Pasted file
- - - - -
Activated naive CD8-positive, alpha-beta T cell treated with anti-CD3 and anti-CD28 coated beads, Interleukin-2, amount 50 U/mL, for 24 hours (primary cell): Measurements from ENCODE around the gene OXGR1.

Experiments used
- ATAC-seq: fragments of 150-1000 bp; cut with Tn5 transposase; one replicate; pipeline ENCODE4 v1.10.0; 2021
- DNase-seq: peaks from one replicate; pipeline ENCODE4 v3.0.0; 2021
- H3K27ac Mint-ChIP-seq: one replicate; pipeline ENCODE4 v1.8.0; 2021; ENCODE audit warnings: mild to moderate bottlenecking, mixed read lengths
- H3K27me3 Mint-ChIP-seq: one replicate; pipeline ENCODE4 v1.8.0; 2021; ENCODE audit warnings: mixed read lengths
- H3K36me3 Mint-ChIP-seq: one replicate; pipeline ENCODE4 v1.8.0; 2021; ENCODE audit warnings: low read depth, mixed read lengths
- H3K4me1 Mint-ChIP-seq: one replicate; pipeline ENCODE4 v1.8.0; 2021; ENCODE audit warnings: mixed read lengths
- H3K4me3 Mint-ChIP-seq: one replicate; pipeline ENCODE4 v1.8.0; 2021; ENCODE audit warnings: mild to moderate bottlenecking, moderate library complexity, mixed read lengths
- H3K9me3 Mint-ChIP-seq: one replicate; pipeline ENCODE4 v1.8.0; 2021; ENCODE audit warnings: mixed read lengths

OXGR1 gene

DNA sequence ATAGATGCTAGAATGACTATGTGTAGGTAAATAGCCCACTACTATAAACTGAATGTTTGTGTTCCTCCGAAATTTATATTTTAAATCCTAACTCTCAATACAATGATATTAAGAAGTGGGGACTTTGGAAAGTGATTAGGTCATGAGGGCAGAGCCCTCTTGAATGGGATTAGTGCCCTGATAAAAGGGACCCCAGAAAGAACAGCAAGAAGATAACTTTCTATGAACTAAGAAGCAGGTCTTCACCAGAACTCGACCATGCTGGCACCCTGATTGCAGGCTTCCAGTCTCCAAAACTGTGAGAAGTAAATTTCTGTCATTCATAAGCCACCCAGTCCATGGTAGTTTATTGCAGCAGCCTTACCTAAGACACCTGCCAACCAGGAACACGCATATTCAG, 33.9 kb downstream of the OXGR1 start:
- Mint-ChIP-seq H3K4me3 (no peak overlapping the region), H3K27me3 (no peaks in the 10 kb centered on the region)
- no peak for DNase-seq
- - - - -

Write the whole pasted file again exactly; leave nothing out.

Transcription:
Activated naive CD8-positive, alpha-beta T cell treated with anti-CD3 and anti-CD28 coated beads, Interleukin-2, amount 50 U/mL, for 24 hours (primary cell): Measurements from ENCODE around the gene OXGR1.

Experiments used
- ATAC-seq: fragments of 150-1000 bp; cut with Tn5 transposase; one replicate; pipeline ENCODE4 v1.10.0; 2021
- DNase-seq: peaks from one replicate; pipeline ENCODE4 v3.0.0; 2021
- H3K27ac Mint-ChIP-seq: one replicate; pipeline ENCODE4 v1.8.0; 2021; ENCODE audit warnings: mild to moderate bottlenecking, mixed read lengths
- H3K27me3 Mint-ChIP-seq: one replicate; pipeline ENCODE4 v1.8.0; 2021; ENCODE audit warnings: mixed read lengths
- H3K36me3 Mint-ChIP-seq: one replicate; pipeline ENCODE4 v1.8.0; 2021; ENCODE audit warnings: low read depth, mixed read lengths
- H3K4me1 Mint-ChIP-seq: one replicate; pipeline ENCODE4 v1.8.0; 2021; ENCODE audit warnings: mixed read lengths
- H3K4me3 Mint-ChIP-seq: one replicate; pipeline ENCODE4 v1.8.0; 2021; ENCODE audit warnings: mild to moderate bottlenecking, moderate library complexity, mixed read lengths
- H3K9me3 Mint-ChIP-seq: one replicate; pipeline ENCODE4 v1.8.0; 2021; ENCODE audit warnings: mixed read lengths

OXGR1 gene

DNA sequence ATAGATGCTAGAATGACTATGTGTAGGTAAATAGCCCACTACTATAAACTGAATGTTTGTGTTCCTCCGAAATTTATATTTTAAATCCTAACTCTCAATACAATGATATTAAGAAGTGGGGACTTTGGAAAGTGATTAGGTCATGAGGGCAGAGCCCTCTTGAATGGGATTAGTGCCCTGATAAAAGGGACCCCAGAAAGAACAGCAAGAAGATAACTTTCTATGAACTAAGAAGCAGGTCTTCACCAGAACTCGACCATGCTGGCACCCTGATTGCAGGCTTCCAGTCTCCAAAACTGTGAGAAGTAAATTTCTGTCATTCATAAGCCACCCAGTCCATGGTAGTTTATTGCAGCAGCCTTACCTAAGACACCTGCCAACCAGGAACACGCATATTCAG, 33.9 kb downstream of the OXGR1 start:
- Mint-ChIP-seq H3K4me3 (no peak overlapping the region), H3K27me3 (no peaks in the 10 kb centered on the region)
- no peak for DNase-seq